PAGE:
PU: The simple answer is yes, but the thing is, the beverage market across the world is so huge and there are so many different opportunities that are developing and the market is almost fragmented now, so you don't even need to think of it in that way. It's not about throwing the gauntlet down but about trying to finding a way of operating and competing in the world as it is going to be in the future.

Peter Unsworth, chief executive of Tata Global Beverages

j-d: What about beyond India? Last year you talked about the possibility of acquiring brands in Russia, Asia Pacific, Africa and South America. How is this progressing?

PU: For me, a successful strategy based on acquisitions is not a quick fix, but often people see it as a quick solution, and it often destroys value. What we are doing is making sure we have got the strategy right. We have identified parts of the world, beverage sectors and even companies that we would be interested in, not being acquired but working with, because for me, an acquisition is just one way of building the relationship. It could be partial acquisitions, it could be partnerships, it could be joint ventures, it could be distribution relationships. I am not going to tell you what we are looking at, but if you look around the world, there are clearly some markets in tea which are growing very quickly and where there are big businesses. So, Russia and the US are big tea markets and we are clearly interested in those markets. India continues to be a place where we have opportunities. So, if you think where we are big, we will continue to look at opportunities in those areas in tea and coffee but also look at developing relationships in 'good for you'.

j-d: Of the markets you are in currently, are there any that you are finding particularly challenging to succeed in?

PU: The US is challenging but the prize is huge if you can get it right. Just the cost of launching something into the market because of slotting fees is big … you need to have quite a lot of money just to get to play there, and competition is huge. In the US, we bought a stake in VitaminWater and then subsequently sold it to Coca-Cola.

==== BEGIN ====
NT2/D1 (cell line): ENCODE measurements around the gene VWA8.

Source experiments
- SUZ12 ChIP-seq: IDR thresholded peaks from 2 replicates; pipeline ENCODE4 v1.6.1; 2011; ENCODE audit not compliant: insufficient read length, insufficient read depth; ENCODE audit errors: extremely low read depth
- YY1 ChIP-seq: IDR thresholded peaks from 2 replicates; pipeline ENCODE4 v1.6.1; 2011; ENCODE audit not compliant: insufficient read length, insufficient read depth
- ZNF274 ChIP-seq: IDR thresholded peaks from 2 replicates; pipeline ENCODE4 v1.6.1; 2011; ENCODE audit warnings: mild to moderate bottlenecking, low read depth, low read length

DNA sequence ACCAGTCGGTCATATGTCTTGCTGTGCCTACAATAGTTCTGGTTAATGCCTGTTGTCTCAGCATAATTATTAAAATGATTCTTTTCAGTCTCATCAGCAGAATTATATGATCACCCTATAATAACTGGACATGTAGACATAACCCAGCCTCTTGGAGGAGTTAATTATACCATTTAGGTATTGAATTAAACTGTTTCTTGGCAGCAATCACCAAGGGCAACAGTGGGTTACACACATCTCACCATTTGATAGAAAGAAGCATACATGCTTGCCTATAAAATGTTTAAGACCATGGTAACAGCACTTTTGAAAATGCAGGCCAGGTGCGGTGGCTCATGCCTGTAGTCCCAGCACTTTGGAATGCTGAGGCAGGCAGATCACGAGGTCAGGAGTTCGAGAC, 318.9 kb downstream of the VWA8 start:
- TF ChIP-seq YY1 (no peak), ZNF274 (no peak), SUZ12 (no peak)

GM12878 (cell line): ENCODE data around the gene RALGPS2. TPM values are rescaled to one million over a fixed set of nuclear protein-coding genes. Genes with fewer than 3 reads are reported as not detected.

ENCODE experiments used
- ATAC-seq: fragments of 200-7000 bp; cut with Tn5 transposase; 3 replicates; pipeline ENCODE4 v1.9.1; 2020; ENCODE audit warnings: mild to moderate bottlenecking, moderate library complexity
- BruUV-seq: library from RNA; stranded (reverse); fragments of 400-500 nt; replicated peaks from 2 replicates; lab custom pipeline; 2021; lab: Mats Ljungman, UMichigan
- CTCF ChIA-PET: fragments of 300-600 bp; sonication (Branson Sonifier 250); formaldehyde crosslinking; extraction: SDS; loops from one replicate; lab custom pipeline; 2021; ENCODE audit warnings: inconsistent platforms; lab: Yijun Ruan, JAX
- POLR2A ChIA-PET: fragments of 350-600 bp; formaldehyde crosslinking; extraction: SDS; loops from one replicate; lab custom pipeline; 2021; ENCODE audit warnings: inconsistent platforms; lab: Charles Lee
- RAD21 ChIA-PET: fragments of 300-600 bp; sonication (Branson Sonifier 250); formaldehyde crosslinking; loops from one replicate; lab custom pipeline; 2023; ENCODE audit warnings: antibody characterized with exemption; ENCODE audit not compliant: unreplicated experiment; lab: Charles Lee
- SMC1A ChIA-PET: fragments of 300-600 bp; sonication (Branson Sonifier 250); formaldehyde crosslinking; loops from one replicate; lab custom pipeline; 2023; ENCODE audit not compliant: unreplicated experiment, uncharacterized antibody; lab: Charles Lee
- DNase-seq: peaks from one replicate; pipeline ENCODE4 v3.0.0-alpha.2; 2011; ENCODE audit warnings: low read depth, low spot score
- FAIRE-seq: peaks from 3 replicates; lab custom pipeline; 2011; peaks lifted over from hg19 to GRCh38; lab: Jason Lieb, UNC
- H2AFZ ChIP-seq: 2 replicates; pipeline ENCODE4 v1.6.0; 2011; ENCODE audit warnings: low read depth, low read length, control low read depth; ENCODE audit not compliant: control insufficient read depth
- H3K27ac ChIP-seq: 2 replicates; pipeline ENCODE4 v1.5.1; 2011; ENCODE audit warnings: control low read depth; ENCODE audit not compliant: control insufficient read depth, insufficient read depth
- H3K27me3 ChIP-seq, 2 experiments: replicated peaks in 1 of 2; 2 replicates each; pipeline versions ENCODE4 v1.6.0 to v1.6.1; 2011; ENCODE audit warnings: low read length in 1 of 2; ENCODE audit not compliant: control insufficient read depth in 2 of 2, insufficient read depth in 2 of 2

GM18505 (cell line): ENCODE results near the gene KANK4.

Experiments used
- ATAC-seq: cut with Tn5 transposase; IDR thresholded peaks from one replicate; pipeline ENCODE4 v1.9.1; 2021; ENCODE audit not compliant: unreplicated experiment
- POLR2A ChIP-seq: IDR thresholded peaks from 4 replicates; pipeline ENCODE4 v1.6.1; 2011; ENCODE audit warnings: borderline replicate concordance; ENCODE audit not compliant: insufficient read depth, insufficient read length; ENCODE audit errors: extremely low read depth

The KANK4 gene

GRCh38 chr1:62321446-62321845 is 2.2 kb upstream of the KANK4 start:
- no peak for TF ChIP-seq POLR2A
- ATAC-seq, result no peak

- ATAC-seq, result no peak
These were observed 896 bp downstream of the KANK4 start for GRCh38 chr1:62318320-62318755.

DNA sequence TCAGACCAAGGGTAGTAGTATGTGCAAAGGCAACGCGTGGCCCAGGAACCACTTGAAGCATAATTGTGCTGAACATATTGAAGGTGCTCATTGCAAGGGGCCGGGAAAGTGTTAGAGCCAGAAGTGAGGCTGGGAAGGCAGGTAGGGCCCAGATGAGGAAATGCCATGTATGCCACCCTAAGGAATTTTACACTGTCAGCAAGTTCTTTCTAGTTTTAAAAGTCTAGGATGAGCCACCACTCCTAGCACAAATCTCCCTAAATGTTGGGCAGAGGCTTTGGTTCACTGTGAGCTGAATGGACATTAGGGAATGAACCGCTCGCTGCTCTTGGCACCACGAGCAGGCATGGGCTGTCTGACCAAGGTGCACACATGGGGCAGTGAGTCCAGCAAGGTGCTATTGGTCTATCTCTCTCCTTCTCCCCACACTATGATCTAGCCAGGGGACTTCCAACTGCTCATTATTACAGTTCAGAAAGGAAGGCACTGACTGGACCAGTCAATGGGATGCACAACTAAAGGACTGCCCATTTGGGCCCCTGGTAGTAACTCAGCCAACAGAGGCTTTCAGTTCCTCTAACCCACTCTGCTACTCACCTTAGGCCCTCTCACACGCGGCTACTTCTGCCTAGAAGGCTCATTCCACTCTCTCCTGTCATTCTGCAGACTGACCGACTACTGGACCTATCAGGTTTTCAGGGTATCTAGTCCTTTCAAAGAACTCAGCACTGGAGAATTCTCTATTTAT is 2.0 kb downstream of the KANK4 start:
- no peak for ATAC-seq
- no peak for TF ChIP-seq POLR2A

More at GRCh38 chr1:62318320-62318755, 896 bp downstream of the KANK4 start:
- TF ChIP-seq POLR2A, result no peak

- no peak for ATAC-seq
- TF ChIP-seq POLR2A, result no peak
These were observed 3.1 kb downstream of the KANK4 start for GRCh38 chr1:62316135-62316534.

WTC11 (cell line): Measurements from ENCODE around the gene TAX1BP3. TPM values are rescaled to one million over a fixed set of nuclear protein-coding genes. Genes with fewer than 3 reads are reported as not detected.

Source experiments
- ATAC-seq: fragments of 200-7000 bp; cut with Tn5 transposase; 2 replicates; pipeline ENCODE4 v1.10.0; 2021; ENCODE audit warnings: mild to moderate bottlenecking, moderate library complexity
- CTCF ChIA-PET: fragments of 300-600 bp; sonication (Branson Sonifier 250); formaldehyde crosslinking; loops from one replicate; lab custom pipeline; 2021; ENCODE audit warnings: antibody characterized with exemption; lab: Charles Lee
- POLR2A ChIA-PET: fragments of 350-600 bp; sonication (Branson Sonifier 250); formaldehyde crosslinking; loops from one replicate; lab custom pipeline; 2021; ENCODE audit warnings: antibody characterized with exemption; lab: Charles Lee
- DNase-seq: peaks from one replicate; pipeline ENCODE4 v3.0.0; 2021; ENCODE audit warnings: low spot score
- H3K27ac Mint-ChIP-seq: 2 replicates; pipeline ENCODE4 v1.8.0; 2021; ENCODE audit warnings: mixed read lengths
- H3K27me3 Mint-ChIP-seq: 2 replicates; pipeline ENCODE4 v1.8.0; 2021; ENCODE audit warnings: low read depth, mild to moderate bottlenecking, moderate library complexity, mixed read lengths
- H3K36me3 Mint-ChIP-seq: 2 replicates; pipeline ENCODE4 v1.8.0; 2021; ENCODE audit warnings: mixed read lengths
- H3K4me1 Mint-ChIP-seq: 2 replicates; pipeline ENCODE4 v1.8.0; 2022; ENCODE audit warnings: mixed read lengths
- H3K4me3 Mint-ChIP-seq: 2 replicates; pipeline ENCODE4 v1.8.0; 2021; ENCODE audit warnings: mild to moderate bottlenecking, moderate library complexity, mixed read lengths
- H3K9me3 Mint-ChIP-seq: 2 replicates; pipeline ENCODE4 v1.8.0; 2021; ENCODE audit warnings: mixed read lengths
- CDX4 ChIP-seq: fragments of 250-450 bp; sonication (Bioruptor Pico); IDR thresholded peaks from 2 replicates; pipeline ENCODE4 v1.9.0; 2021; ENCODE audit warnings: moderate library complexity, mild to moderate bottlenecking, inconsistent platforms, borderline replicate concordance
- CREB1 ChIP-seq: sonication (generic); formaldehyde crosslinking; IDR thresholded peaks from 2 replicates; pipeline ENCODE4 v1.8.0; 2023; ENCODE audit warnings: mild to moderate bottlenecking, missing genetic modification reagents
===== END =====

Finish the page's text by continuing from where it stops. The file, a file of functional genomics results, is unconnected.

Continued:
j-d: Are you pleased about that now given the amount of negative publicity it has received?

PU: Our bank manager was very pleased! I think we did a very good job [with VitaminWater] … but there were some underlying questions that were dissident with the overall brand image. Eventually consumers will find you out.

j-d: What is next for Tata in terms of expansion?

PU: We are looking at the extent to which it is possible to get consumers excited about drinking beverages, either flavour or function but not in a bottle. So, we not only sell single-serve sachets, we sell liquid concentrate, and we have taken the bottle off the shelf. If you look at coffee, you are seeing a complete disruption of the coffee category because of single-serve premium pods. What do you have to do to get consumers to buy the same thing in cold drinks?

j-d: In five years time, how do you see your portfolio weighted in terms of tea and coffee and soft drinks?

PU: We have set a target. We are [worth] US$1.5bn now and we are aiming for $5bn in five years time, and at that point in time tea will probably be half [of our portfolio] as opposed to 85% now. And when I say tea, it will be tea or something that people refer to as tea. We might broaden the tea portfolio more and some of it may be linked with tea, single-serve formats. So, that will still be a big chunk of a our business.